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2021 Yamaha RayZR 125 Fi-Hybrid: Roadtest Review

28 October 2021, 05:48 PM Neil Nair

Introduction

Right Side View

Pros: Has a refined engine, Is lightweight

Cons: Not for taller riders, Could get more features

The RayZR has always been part of Yamaha’s scooter line-up in India alongside the Fascino. And over the years, both scooters have gotten similar updates even though they cater to a different set of buyers. Back in 2020, we tested the RayZR 125 which received the 124cc engine. And for this year, Yamaha has tweaked the same engine to offer a bit more performance along with the ‘Hybrid’ to its name.

However, is it still relevant enough to take on the TVS Ntorq 125, which is the highest-selling sporty 125cc scooter on the market today? We that in mind, we rode the Yamaha RayZR Fi-Hybrid for a couple of days. And here is what we came back with…  

Quality

Left Side View

When you first look at the RayZR 125 Hybrid and try to differentiate it from the previous model, there isn’t much that would stand out. Well, because there isn’t much difference here. The bodywork is the same as the previous version. However, Yamaha has cleverly designed new graphics that amplify the lines on the RayZR making it appear sharper than before. Even the inclusion of new colours like this Yellow Cocktail option here has added youthfulness to the package.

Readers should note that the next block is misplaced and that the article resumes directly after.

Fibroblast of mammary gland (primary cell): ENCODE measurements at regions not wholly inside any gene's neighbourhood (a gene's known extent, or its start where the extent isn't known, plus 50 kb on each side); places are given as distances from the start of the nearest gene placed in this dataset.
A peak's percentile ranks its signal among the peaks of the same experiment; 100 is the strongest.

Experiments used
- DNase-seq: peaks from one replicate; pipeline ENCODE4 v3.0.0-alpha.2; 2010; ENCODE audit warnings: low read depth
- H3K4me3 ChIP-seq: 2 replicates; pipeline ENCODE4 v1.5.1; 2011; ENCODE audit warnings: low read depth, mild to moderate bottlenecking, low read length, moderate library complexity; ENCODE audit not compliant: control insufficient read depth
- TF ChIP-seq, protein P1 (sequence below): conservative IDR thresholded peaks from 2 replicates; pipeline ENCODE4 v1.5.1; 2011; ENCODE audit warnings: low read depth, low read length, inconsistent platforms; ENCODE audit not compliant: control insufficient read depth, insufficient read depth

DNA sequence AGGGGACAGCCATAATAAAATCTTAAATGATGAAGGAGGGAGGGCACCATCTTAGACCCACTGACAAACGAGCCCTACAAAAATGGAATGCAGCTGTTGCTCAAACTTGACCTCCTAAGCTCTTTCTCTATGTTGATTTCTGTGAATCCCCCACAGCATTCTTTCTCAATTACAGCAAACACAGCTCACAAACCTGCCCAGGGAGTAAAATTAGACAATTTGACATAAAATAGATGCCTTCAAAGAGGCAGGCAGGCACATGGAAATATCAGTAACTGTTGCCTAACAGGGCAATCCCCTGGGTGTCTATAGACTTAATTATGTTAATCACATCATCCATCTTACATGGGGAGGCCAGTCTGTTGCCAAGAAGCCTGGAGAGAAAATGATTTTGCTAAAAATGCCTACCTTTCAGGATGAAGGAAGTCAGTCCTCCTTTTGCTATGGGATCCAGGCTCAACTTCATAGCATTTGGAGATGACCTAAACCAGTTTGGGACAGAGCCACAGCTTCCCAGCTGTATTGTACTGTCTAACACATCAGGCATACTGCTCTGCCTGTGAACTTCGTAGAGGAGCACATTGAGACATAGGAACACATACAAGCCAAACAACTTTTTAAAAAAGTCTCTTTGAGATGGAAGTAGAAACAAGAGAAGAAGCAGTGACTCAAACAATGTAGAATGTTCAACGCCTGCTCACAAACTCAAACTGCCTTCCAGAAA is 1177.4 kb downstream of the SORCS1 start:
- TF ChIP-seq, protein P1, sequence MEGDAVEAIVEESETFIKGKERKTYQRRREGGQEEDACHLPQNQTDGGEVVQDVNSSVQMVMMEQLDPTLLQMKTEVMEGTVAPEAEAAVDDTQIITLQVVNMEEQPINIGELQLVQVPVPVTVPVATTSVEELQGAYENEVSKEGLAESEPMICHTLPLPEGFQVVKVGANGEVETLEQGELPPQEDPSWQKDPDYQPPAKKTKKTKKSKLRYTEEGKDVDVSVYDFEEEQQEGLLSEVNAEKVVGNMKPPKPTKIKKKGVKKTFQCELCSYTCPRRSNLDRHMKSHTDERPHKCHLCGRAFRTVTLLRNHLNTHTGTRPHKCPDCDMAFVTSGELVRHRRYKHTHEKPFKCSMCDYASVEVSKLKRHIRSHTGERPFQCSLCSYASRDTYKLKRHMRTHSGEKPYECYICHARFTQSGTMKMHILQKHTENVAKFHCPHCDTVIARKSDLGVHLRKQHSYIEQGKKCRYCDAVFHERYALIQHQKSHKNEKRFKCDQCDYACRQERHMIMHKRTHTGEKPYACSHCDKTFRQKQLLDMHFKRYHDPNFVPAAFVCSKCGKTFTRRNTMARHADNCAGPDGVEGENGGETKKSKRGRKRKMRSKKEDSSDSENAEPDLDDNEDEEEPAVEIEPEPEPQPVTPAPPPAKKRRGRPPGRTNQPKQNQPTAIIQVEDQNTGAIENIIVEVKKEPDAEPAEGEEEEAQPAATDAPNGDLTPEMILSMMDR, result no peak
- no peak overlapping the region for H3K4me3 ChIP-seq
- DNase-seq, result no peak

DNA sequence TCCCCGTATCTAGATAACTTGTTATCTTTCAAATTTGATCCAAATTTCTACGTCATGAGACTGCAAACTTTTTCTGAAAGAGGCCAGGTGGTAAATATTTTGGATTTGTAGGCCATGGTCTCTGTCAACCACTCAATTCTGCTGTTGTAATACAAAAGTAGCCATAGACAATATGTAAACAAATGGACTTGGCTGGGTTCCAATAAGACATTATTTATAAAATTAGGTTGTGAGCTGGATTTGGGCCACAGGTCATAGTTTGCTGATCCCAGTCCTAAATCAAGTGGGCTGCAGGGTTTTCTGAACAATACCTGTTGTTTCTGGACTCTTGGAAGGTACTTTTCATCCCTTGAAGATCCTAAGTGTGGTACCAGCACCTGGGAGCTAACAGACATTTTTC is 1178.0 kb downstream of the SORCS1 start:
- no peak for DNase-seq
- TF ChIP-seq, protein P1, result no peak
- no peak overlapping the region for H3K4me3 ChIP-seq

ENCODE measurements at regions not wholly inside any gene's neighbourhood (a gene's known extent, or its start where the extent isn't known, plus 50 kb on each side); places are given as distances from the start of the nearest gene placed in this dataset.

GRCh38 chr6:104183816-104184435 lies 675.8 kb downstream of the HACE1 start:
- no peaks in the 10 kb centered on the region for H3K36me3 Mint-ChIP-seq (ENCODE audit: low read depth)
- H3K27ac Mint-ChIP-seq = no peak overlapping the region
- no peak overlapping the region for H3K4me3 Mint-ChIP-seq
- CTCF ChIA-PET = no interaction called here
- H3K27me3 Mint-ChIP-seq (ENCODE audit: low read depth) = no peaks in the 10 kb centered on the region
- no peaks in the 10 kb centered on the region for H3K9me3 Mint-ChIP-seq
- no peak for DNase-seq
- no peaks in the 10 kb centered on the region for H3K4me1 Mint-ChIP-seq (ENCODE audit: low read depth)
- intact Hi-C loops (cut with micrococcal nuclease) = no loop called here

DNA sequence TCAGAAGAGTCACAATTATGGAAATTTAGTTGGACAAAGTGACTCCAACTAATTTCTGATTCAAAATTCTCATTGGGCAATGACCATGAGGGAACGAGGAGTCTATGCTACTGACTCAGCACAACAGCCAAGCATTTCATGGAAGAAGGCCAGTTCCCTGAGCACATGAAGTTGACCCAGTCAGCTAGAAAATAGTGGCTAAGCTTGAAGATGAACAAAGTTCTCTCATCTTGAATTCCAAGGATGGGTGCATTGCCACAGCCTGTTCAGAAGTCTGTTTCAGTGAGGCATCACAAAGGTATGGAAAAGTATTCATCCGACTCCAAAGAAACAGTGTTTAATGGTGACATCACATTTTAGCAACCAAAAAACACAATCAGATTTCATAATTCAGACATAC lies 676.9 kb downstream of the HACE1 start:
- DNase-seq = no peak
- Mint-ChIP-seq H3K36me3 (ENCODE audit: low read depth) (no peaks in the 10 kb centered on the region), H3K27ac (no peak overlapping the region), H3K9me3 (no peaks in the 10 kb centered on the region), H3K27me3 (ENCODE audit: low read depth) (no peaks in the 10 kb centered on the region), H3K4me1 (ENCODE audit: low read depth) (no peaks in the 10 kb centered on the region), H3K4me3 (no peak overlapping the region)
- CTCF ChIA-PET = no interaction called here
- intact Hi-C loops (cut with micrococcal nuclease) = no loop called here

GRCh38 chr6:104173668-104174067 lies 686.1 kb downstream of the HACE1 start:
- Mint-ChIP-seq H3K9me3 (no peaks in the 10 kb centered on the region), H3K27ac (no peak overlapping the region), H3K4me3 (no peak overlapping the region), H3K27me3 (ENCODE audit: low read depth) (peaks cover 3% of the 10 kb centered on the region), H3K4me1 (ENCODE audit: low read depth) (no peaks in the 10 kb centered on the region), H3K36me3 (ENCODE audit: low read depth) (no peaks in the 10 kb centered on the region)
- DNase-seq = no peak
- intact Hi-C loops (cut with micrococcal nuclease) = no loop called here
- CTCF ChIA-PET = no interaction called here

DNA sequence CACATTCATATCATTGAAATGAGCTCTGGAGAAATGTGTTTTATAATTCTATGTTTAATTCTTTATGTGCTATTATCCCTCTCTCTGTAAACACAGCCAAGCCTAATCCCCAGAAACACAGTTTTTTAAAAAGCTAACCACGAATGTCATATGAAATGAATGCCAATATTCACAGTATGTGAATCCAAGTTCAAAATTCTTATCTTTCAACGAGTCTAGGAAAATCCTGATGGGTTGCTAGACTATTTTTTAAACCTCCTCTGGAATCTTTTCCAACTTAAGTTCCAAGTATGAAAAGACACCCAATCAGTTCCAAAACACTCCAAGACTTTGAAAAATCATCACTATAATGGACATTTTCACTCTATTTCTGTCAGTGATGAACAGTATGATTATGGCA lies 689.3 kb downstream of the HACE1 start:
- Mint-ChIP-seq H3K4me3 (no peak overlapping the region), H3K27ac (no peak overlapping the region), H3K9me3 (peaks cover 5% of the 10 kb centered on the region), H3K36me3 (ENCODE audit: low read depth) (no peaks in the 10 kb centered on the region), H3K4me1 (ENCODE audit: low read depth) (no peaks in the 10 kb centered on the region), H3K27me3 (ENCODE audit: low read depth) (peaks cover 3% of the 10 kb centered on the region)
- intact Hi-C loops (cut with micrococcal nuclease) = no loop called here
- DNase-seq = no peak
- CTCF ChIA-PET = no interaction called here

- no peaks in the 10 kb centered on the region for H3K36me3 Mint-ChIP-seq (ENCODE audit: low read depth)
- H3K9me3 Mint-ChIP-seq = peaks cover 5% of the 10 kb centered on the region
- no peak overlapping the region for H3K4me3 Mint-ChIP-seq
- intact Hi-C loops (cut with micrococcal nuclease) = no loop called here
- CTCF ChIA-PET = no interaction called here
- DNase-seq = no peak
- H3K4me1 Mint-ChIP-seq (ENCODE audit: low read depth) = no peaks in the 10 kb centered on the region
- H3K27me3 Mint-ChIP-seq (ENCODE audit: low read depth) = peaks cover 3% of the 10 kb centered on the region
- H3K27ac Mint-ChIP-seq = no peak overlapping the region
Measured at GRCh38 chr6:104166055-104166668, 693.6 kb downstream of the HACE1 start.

Front Panel/Front Apron
Yamaha Ray ZR 125

Yamaha Ray ZR 125

  • Displacement125 cc
  • Mileage - Owner Reported50 kmpl
  • Max Power(bhp)8.04 bhp
  • Kerb Weight99 kg
  • ;

Avg. Ex-showroom price

₹ 75,372

That said, when it comes to quality on the Yamaha RayZR 125 Hybrid, nothing has changed. And that’s a good thing. The plastics and components continue to feel well built and the black finishes around the cluster and switchgear feel like they would last a good number of years. While the fitment is good for the most part, we did happen to find a few panel gaps here and there. Although overall, the RayZR is well-put-together. 

Comfort

Right Side View

The compactness of the RayZR 125 Hybrid is what you’d notice first when you get on. For short riders, it wouldn’t be an issue. Although for someone tall, the handlebar would be an intrusion whilst taking tight turns. For me, at 5’7”, the space on the floorboard felt adequate. However again, if you have long legs, you might want to look somewhere else.

Bike Seat

Nonetheless, the RayZR’s seat offers a commendable amount of space to move around and equally good cushioning too. We rode the scooter for around 120kms without a break and the seat never gave us any trouble. It is also decently spacious for the pillion. Speaking of which, the ride quality on the RayZR 125 was the best with a pillion on board. On solo rides, the suspension setup, especially at the front, felt stiff as the scooter fussed over minor undulations on the road. 

Performance

Left Front Three Quarter

Now, as we mentioned earlier, the Yamaha RayZR 125 Fi-Hybrid gets a 124cc, air-cooled engine as before although with something called a Hybrid Power Assist system. What this essentially does is use the Smart Motor Generator (SMG) that also features the previous model to work alongside a revised ECU for quicker acceleration off the line. Not only that, but Yamaha has also managed to bump up the torque from 9.7Nm to 10.3Nm on the Hybrid version.